Getting to the Heart of Atonement

Bill Mounce | May 21, 2016


Old Testament noun: כַּפֹּרֶת (kappōret). Generally translated “atonement cover” or “mercy seat,” kappōret almost exclusively occurs in Exodus 25 and 37 (in the building of the ark of the covenant) and in Leviticus 16. The word describes the golden cover placed on the ark of the covenant; on it were two cherubim whose outstretched wings formed Yahweh’s earthly throne. Because he “lived” there, the Most Holy Place had to be filled with a cloud of incense on the Day of Atonement, lest the high priest see him and die. All forgiveness and purging of sin, of course, is possible only because of the forgiving grace and mercy of God.

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New Testament noun: ἱλασμός (hilasmos). Hilasmos refers to “an atoning sacrifice” or “propitiation.” This word occurs in 1 John 2:2 and 4:10. Jesus is himself the sacrifice that atones for sin. Our sins have destroyed our relationship with God, but Christ’s shed blood purifies us from all sin and restores us to fellowship with God (1 John 1:6–7). We should never forget that the root of our reconciliation with God is his incredible love, expressed when he sent his Son to be our atoning sacrifice.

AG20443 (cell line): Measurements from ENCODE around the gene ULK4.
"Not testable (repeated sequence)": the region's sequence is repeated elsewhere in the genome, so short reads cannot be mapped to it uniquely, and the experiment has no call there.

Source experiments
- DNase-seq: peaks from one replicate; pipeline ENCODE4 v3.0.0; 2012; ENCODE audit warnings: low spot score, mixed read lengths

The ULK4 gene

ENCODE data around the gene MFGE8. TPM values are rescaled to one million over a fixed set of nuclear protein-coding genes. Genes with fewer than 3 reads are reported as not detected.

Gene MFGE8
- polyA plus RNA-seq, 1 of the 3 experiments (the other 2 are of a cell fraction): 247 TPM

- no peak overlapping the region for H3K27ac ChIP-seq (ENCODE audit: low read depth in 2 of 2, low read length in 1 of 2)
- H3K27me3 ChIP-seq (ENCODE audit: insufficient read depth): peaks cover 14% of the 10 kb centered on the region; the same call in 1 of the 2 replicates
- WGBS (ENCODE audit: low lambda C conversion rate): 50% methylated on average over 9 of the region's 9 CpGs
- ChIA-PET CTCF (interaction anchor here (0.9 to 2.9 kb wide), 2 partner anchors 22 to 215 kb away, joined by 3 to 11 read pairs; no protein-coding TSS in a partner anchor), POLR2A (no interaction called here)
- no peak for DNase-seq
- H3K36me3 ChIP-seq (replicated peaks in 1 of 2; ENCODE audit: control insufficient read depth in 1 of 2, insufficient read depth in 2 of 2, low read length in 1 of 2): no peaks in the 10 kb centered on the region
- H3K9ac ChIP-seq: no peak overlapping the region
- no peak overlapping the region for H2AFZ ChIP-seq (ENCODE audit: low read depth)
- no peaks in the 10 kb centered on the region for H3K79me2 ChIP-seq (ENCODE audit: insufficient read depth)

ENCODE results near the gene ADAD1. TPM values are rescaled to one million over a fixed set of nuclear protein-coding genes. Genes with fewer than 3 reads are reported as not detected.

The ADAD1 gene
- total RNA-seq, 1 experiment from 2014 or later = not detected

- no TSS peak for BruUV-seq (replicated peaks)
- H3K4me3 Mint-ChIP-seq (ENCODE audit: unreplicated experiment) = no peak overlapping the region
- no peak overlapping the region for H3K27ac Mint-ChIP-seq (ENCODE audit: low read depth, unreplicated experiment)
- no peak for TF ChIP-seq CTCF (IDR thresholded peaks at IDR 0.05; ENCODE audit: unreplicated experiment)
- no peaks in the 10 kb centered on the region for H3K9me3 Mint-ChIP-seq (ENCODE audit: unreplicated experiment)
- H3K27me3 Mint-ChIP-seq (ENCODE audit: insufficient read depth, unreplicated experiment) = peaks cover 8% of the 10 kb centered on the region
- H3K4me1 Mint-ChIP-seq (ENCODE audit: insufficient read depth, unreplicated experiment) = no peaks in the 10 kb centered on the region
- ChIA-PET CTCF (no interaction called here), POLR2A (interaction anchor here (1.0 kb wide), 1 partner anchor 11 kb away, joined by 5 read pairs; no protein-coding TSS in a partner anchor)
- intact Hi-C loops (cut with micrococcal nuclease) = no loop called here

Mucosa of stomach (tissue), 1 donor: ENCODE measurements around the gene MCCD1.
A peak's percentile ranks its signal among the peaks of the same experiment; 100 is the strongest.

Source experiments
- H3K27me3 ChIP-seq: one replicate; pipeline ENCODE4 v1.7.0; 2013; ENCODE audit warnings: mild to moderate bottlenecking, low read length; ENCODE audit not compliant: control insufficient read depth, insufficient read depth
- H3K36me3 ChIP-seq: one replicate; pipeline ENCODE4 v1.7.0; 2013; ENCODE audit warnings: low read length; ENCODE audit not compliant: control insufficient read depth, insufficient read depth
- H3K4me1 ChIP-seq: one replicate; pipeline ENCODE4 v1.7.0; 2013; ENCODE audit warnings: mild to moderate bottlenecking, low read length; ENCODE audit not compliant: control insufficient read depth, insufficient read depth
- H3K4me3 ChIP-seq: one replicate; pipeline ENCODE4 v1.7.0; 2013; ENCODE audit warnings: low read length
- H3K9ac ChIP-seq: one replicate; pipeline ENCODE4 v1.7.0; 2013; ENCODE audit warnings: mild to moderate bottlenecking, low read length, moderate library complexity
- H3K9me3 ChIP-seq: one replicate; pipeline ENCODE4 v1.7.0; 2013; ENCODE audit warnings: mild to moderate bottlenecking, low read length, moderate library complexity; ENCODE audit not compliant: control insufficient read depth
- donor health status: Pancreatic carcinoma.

New Testament noun: ἱλαστήριον (hilastērion). Hilastērion means “atonement cover” or “sacrifice of…


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